Helsinki is expecting a massive influx of immigrants.

A forecast drawn up by the municipalities of the capital region indicates that the foreign-language population of Helsinki will grow by 80,000–85,000 by 2030. Nearly one-fourth, or 23 per cent, of the population is consequently forecast to speak other than Finnish, Swedish or Sami as their mother tongue.

The share of foreign-language speakers of the population of Helsinki stood at 13.5 per cent at the beginning of this year, with Russian, Estonian, Somali and English speakers being the largest groups foreign-language speakers.

Arabic, in particular, is projected to become a greater feature of the urban landscape. Helsinki will according to the forecast be home to as many as 32,000 people who speak Middle Eastern or Northern African languages – such as Arabic or Kurdish – as their mother tongue by 2030, representing a three-fold increase from the current situation.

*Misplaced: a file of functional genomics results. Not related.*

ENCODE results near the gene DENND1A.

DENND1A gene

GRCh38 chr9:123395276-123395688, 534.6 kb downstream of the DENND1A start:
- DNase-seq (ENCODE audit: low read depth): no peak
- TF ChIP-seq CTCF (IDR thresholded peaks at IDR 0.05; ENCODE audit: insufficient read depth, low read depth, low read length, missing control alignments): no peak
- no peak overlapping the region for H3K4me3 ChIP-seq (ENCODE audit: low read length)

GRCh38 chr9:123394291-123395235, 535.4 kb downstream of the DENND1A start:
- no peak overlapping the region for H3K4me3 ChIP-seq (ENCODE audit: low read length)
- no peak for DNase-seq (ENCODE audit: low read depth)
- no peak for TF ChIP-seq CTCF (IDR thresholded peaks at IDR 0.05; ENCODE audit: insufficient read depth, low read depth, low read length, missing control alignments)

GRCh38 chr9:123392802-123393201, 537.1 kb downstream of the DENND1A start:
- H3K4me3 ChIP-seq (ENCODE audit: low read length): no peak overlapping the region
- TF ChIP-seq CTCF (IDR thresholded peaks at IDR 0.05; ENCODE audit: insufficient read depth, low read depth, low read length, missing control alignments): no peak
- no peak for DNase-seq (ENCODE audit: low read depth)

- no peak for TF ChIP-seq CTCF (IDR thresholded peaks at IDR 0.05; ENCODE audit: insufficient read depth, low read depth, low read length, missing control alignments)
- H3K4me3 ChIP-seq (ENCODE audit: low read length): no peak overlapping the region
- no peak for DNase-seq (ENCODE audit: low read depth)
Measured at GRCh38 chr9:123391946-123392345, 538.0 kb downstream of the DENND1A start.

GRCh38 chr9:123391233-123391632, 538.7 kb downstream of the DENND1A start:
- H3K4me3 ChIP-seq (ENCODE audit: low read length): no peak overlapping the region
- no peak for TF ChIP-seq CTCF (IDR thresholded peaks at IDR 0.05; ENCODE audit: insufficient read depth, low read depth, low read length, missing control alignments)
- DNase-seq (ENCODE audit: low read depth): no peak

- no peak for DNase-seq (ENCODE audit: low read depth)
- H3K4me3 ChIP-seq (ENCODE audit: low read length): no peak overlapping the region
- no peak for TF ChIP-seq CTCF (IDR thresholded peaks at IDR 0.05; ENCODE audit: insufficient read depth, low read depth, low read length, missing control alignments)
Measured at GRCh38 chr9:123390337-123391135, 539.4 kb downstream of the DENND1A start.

Most of the asylum seekers arriving in Finland fall into this particular language group.

Other African and Asian languages are similarly expected to become more common, whereas the significance of the largest minority language today, Russian, is expected to decline.

The forecast on the number of foreign-language speakers in the capital region was drawn up this autumn. The forecast forwards two alternative scenarios depending on the number of asylum seekers arriving in the country after 2018. Both of the scenarios are based on the assumption that a total of 75,000 asylum seekers will arrive in Finland in 2015–2017.

Another premise of the forecast is that 30 per cent of the applicants will be granted asylum. Roughly half of the successful applicants are expected to move to the capital region and roughly one-quarter to Helsinki.

The primary scenario is based on the assumption that the number of asylum seekers arriving in the country will drop to the levels of 2014 soon after 2017. The other scenario, in contrast, is based on the assumption that some 10,000 asylum seekers will continue to enter the country annually also after 2017.

The number of foreign-language speakers relative to population is projected to grow faster in Espoo and Vantaa than in Helsinki. Vantaa is already – and Espoo is soon expected to be – home to more foreign-language speakers relative to population than Helsinki.

Joonas Laitinen – HS
Aleksi Teivainen – HT